We are a non-profit association, and servers, routers, and equipment are donated by enterprises. Therefore, our budget will never permit us to purchase extra servers or components to achieve the configuration of either a high-performance or medium-sized cluster.

Our main mission is to provide computing infrastructure to high-potential pre-ingeneer students who do not have the budget to realize their projects.

We have CNC, 3D printing, laser engraving/cutting, and we work with carbon-forged, aluminum, wood modeling, etc.
We are in the process of migrating our low cost servers to virtualization for better management and efficiency.

Following our specifications and context, do you suggest that we have to cancel it and or switch to something else or at least freeze our project until July ?
I understand that a 2-ultra-light node cluster is not adequate to start our configuration, training, and migration of our physical infrastructure. But it is always better than nothing, except if 2 nodes is bellow mandatory prerequisites.

if you have better solution that let us move forward rather than backward, I will appreciate your assistance.

Sincerely.
 
I understand that a 2-ultra-light node cluster is not adequate to start our configuration, training, and migration of our physical infrastructure. But it is always better than nothing, except if 2 nodes is bellow mandatory prerequisites.
Ceph cannot run with 2 nodes, so that's out (and with 3 you don't have redundancy). A two-node cluster is possible with a QDevice for the third vote: https://pve.proxmox.com/pve-docs/pve-admin-guide.html#_qdevice_technical_overview . ZFS allows for quick replication between the two nodes but maybe you don't even need that as you can also move VMs/containers between nodes without it. Maybe just try it and find out if it matches your expectations?
 
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I would not do any kind of cluster based on what you describe.

Let your engineering students handle an infrastructure of disaggregate, heterogeneous, borderline junk hosts. This kind of environment will give them the best preparation for many of the situations they will encounter in the early stages of their IT career.
 
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Ceph cannot run with 2 nodes, so that's out (and with 3 you don't have redundancy). A two-node cluster is possible with a QDevice for the third vote: https://pve.proxmox.com/pve-docs/pve-admin-guide.html#_qdevice_technical_overview . ZFS allows for quick replication between the two nodes but maybe you don't even need that as you can also move VMs/containers between nodes without it. Maybe just try it and find out if it matches your expectations?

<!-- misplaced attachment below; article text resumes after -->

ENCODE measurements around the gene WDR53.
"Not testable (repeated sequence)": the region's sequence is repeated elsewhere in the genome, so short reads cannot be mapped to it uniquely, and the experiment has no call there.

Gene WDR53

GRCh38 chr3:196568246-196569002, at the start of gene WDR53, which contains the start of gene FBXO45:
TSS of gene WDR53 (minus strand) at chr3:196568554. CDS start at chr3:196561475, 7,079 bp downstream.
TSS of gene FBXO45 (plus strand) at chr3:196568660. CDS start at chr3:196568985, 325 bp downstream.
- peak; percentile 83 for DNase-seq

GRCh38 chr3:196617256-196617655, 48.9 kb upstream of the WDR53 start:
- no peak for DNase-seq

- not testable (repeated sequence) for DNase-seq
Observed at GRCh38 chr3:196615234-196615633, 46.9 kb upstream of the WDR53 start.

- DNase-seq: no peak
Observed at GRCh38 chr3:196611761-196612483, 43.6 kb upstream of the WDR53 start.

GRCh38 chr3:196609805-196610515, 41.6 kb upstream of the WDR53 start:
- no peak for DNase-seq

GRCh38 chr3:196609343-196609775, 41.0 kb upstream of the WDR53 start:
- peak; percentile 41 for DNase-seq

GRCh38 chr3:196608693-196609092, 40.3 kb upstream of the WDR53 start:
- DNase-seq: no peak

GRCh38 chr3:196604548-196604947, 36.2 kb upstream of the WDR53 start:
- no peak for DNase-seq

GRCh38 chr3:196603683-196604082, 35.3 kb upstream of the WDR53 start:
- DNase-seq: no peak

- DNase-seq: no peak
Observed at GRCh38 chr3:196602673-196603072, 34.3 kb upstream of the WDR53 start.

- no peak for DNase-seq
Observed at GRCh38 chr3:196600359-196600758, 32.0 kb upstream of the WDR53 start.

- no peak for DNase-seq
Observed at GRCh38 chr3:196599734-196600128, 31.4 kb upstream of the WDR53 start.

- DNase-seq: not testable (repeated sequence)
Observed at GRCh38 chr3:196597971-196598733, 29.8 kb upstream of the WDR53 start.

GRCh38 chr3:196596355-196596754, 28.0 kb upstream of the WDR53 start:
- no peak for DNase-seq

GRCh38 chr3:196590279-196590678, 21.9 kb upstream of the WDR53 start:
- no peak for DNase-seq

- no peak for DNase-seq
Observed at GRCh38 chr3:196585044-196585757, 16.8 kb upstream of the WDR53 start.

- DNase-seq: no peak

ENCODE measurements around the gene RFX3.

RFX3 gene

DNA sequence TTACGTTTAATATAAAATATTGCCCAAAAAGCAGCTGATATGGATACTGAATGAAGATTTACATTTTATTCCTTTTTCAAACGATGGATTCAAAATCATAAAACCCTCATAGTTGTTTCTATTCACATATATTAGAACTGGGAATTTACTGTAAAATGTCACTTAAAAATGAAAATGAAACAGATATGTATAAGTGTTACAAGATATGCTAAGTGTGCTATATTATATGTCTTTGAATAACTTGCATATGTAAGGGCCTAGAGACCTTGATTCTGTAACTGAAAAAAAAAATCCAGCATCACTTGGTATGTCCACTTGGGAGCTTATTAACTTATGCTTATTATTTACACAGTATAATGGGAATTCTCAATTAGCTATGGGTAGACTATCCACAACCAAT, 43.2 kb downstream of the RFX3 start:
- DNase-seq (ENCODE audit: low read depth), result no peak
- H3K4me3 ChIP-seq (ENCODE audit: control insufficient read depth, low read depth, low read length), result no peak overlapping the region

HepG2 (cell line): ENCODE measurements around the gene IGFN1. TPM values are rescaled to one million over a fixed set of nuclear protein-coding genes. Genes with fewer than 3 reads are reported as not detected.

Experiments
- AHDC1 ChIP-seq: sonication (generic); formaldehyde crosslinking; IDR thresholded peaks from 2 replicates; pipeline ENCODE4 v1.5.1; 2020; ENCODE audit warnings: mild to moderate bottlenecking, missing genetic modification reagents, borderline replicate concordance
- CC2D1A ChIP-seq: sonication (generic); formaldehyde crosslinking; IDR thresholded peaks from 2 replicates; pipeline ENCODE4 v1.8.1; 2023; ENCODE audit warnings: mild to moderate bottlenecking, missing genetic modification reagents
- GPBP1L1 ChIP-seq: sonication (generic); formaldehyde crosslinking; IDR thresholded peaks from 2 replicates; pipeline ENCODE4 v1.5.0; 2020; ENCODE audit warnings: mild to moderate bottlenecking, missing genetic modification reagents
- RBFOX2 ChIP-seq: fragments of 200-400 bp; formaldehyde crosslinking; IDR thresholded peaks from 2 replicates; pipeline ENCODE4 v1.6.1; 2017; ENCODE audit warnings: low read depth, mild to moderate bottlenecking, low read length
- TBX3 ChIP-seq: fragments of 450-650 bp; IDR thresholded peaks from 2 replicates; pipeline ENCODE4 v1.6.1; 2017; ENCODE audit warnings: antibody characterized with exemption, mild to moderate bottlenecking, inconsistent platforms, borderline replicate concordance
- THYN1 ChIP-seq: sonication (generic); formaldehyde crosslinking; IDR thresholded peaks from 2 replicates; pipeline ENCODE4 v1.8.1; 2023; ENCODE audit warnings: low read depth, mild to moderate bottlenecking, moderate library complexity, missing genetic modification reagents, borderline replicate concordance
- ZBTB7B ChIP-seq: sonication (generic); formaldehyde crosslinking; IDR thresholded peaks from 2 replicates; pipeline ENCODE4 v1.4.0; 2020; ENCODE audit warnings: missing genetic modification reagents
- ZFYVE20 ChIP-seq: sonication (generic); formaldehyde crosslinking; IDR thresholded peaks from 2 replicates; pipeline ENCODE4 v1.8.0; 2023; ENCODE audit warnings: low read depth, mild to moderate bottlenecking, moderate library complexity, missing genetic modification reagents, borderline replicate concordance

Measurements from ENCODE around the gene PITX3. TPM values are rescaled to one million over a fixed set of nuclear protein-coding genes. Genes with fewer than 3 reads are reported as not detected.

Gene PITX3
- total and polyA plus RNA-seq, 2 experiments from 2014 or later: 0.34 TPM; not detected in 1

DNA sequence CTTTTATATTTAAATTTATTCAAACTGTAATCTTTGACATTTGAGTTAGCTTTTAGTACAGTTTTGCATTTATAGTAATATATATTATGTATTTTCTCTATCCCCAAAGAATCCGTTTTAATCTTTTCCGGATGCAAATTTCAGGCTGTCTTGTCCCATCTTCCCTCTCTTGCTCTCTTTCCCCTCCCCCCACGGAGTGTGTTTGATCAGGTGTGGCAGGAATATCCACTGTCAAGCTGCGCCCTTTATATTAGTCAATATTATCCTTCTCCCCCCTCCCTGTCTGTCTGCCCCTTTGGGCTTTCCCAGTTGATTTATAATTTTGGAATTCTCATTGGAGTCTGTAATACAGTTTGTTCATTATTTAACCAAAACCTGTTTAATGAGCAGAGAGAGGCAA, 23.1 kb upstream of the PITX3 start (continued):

Thank you very much @leesteken, I gonna read your documentation.

So, can I also expand my understanding with: The network segmentation I had previously designed, which involved 2 groups of LACP aggregation, may not be necessary now that I have decided to abandon Ceph for storage. Should I advise updating my L2/L3 network configuration to a single 4 GbE LACP aggregation per Proxmox server instead?

I have some very low-end SBCs that I was using for a witness appliance. Should I repurpose one of these for such a role in a Proxmox configuration?
 
Thank you very much @leesteken, I gonna read your documentation.
It's not mine, it's the official manual, which can also be reached locally on a Proxmox using the Help button.
So, can I also expand my understanding with: The network segmentation I had previously designed, which involved 2 groups of LACP aggregation, may not be necessary now that I have decided to abandon Ceph for storage. Should I advise updating my L2/L3 network configuration to a single 4 GbE LACP aggregation per Proxmox server instead?

I have some very low-end SBCs that I was using for a witness appliance. Should I repurpose one of these for such a role in a Proxmox configuration?
Sorry but I don't know most of those technical terms. I'm just a stranger on the internet that runs Proxmox as a hobby and can't really advise on serious redundant (and performant) enterprise setups. It sounds like you'll be experimenting and tinkering with it a lot (instead of outsourcing it to another company) and I think that's also the way to start getting experience with it.
 
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The cluster with 5 nodes with 25 gbe should be ok for CEPH assuming they are not heavy I/O except when deploying new vms, and the CEPH is on it's own ports separate from the cluster. Doesn't sound like it will be heavy traffic very often.
 
best practices for a hyperconverged configuration (vlan numbers just for separation, you can use whatever you like:)

v0: management
v1: facing your external network (can be combined with 0)
v2: corosync ring0 (low latency)
v3: corosync ring1 (low latency)
v4: ceph private network (access to all ceph service nodes, high bandwidth)
v5: ceph public network (access to all ceph guests, high bandwidth)